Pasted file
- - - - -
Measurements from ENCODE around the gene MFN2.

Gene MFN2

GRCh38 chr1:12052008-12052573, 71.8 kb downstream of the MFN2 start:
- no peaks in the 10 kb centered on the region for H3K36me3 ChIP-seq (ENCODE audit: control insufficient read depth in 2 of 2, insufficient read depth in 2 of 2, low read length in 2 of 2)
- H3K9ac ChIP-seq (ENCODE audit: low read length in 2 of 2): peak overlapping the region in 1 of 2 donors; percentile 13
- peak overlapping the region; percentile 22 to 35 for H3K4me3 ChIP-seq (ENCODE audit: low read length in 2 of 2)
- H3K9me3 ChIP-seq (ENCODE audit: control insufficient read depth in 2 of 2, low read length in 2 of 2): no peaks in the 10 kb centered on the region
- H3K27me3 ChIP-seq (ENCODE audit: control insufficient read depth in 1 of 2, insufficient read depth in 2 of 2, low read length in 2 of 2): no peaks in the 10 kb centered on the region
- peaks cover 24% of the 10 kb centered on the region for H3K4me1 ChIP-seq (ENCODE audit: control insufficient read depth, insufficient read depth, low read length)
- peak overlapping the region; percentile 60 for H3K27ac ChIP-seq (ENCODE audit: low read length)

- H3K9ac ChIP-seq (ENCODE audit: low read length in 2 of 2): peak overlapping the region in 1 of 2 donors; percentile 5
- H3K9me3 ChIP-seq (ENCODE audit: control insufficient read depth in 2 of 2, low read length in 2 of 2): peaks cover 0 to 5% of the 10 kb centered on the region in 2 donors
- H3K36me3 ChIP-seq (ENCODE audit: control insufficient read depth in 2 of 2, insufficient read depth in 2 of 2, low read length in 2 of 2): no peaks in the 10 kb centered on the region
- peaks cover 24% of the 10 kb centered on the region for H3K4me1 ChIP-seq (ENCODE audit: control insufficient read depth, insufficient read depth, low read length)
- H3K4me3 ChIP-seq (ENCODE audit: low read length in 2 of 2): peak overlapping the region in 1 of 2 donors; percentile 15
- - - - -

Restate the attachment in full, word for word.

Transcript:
Measurements from ENCODE around the gene MFN2.

Gene MFN2

GRCh38 chr1:12052008-12052573, 71.8 kb downstream of the MFN2 start:
- no peaks in the 10 kb centered on the region for H3K36me3 ChIP-seq (ENCODE audit: control insufficient read depth in 2 of 2, insufficient read depth in 2 of 2, low read length in 2 of 2)
- H3K9ac ChIP-seq (ENCODE audit: low read length in 2 of 2): peak overlapping the region in 1 of 2 donors; percentile 13
- peak overlapping the region; percentile 22 to 35 for H3K4me3 ChIP-seq (ENCODE audit: low read length in 2 of 2)
- H3K9me3 ChIP-seq (ENCODE audit: control insufficient read depth in 2 of 2, low read length in 2 of 2): no peaks in the 10 kb centered on the region
- H3K27me3 ChIP-seq (ENCODE audit: control insufficient read depth in 1 of 2, insufficient read depth in 2 of 2, low read length in 2 of 2): no peaks in the 10 kb centered on the region
- peaks cover 24% of the 10 kb centered on the region for H3K4me1 ChIP-seq (ENCODE audit: control insufficient read depth, insufficient read depth, low read length)
- peak overlapping the region; percentile 60 for H3K27ac ChIP-seq (ENCODE audit: low read length)

- H3K9ac ChIP-seq (ENCODE audit: low read length in 2 of 2): peak overlapping the region in 1 of 2 donors; percentile 5
- H3K9me3 ChIP-seq (ENCODE audit: control insufficient read depth in 2 of 2, low read length in 2 of 2): peaks cover 0 to 5% of the 10 kb centered on the region in 2 donors
- H3K36me3 ChIP-seq (ENCODE audit: control insufficient read depth in 2 of 2, insufficient read depth in 2 of 2, low read length in 2 of 2): no peaks in the 10 kb centered on the region
- peaks cover 24% of the 10 kb centered on the region for H3K4me1 ChIP-seq (ENCODE audit: control insufficient read depth, insufficient read depth, low read length)
- H3K4me3 ChIP-seq (ENCODE audit: low read length in 2 of 2): peak overlapping the region in 1 of 2 donors; percentile 15